Vail Daily letter: Double checking For efficiency
Ryan Summerlin April 3, 2014
Colorado, known for its fickle weather and champagne powder, often has its residents wondering when the next snow is coming; however, with the recent climate changes and warming temperatures, Colorado’s ski resorts may be in trouble. Much of Vail’s revenue comes from the ski industry, so the change in climate will not only affect our environment, but also our economy.
Energy is made possible by using natural resources such as oil and wood. To get the energy required, the resources are usually burned, resulting in polluted air with particles that will harm both humans and nature. Today, energy is being used excessively around the world, burning through our natural resources faster than they can be replenished. With the decreasing amount of natural resources, it has become an important and pressing issue to focus on the conservation of these resources.
By increasing energy efficiency, the amount of CO2 in the air can be decreased; therefore, the rate at which the climate is warming can be lowered, which can conserve the valuable water storage and snow melt. According to the book “Effects of Climate Change,” by Niklas Christiansen and others, the water storage in the Colorado River Drainage Basin has been reduced by 32-40 percent in certain areas. According to Tim Barnett and other scholars, snow-dominated regions are being affected by heat waves, causing reduced precipitation and earlier spring snow run off, which influences water supply for the rest of the year. Climate models by the Colorado Water Conservation Board predict that Colorado will warm by 2.5 degrees Fahrenheit by 2025 and 4 degrees Fahrenheit by 2050 relative to an already recorded baseline increase in temperatures. Colorado, being the most active state in the nation and famous for its outdoors, has a large obligation to keep the environment clean, clear, and wild for generations to come.
This year, Vail Ski and Snowboard Academy’s students were challenged by Protect Our Winters and the Shane McConkey Eco-Challenge to create an energy saving project that not only benefits our school, but also our environment. VSSA, located in Minturn and originally founded as Minturn Middle School, was built in 1978. Being over 30 years old, many of the school’s appliances are outdated and inefficient. The VSSA gym has over 18 mercury bulbs that need to be replaced every six months. Not only is mercury extremely inefficient for lighting, but also destructive to our environment once replaced. VSSA seniors have come up with the idea to replace all of the mercury bulbs in the gym with more efficient LED lighting. Not only do LED bulbs produce brighter light more efficiently, but they also have four times the lifespan of a mercury bulb. This change would save money for the school and keep mercury out of our landfills.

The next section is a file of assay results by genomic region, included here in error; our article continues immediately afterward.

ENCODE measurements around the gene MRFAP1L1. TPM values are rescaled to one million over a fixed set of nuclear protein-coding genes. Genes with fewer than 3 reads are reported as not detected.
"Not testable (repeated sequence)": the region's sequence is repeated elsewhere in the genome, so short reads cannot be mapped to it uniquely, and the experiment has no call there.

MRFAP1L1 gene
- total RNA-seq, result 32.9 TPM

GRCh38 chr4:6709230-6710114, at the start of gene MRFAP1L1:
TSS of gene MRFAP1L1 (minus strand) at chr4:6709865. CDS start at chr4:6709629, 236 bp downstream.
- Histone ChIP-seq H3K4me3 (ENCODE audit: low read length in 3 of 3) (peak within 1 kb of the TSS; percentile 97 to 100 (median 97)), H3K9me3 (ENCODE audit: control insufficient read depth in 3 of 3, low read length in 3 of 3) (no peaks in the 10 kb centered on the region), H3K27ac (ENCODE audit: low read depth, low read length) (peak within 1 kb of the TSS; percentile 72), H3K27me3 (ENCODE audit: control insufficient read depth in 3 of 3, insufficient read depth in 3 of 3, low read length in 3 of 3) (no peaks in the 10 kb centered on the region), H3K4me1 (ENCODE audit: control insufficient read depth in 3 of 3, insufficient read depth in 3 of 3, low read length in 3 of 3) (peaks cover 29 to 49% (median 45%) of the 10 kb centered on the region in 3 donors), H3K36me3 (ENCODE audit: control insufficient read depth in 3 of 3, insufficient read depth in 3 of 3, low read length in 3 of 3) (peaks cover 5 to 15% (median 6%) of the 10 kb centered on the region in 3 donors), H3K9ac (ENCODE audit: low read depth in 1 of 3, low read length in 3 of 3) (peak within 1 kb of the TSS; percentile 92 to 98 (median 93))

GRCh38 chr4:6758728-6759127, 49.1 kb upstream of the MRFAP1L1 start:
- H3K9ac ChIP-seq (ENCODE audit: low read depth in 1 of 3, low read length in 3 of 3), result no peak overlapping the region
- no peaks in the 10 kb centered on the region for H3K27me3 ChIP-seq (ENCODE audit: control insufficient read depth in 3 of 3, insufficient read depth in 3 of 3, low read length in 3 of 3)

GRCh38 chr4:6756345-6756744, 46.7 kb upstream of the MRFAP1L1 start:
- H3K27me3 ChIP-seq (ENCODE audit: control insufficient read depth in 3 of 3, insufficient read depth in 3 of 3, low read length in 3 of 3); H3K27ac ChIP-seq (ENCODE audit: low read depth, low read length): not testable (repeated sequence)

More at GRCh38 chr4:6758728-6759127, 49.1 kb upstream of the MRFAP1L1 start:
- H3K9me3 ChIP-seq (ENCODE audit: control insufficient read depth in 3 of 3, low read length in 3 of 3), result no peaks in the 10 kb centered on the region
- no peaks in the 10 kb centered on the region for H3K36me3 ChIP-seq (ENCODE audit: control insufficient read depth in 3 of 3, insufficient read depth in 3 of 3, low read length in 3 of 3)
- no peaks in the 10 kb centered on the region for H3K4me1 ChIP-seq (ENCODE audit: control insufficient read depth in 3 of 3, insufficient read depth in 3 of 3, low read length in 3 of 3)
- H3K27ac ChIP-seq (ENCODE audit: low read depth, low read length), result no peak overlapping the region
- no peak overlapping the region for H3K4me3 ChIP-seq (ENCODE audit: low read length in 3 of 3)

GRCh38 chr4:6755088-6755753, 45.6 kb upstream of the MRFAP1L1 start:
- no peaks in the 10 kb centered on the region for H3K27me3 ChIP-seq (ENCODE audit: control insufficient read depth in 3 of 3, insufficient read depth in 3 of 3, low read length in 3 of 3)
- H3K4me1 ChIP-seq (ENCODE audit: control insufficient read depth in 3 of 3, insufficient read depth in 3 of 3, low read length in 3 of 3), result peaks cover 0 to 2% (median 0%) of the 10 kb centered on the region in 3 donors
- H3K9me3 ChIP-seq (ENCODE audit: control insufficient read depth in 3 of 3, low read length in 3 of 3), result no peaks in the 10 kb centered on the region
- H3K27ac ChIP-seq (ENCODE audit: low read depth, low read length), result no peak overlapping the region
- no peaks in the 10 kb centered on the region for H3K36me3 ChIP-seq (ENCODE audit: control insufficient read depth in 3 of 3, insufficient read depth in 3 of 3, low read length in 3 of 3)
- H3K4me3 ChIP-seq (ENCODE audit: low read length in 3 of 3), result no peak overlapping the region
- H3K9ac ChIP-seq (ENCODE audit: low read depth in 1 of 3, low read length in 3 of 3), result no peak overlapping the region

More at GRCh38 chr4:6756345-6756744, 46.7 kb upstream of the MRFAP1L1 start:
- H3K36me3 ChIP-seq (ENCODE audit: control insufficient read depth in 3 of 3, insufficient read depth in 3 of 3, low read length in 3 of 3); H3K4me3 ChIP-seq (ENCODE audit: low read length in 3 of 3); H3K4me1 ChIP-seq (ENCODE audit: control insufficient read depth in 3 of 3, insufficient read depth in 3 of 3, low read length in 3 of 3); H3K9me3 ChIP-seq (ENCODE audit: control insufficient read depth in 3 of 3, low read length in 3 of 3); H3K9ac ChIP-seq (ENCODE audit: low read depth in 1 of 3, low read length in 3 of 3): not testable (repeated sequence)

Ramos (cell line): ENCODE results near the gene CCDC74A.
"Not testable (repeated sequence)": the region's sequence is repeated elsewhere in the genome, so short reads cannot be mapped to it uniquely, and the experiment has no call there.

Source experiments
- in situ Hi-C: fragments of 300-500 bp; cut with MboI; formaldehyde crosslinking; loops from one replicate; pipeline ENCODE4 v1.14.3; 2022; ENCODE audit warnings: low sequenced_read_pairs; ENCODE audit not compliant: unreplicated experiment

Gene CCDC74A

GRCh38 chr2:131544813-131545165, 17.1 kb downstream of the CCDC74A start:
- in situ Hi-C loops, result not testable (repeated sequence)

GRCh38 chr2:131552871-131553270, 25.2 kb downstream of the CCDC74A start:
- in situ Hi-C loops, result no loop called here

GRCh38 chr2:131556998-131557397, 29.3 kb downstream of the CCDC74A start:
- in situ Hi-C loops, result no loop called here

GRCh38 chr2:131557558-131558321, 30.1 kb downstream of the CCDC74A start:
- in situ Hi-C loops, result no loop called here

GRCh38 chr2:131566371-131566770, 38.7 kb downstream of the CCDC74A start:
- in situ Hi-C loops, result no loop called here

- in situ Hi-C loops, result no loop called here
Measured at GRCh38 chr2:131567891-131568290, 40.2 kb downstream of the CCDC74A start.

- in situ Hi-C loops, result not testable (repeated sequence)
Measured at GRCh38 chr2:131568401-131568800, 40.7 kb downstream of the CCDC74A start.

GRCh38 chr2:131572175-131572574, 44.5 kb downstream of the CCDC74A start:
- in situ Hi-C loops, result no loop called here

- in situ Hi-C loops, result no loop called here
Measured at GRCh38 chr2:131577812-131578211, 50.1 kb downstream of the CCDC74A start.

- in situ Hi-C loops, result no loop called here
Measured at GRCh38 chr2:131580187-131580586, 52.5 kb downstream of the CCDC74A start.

With the addition of LED bulbs, VSSA seniors predict that the energy required to light the gym will be reduced by two-thirds. VSSA has also conducted energy audits and found basic ways in which a building can operate more efficiently. Some of these methods include not heating the building over school breaks; replacing the light bulbs with more efficient ones; closing all doors and windows at night; and covering windows with heat curtains to keep heat from escaping. A home energy audit is a DIY test to find out what a person can do to increase the energy efficiency in one’s home. Simple tasks such as measuring how thick the insulation of the house is; making sure hot water faucets do not drip; checking to see if the furnace has been cleaned and serviced in the past year; checking for thick, secure window seals; and many more straightforward projects that can improve home efficiency.
Sustainability is how biological systems endure and remain diverse and productive. By increasing energy efficiency and sustainability, climate change can be slowed or even reversed.
Erik Hilb, Leah Newton and Callan DeLine
Vail Ski and Snowboard Academy students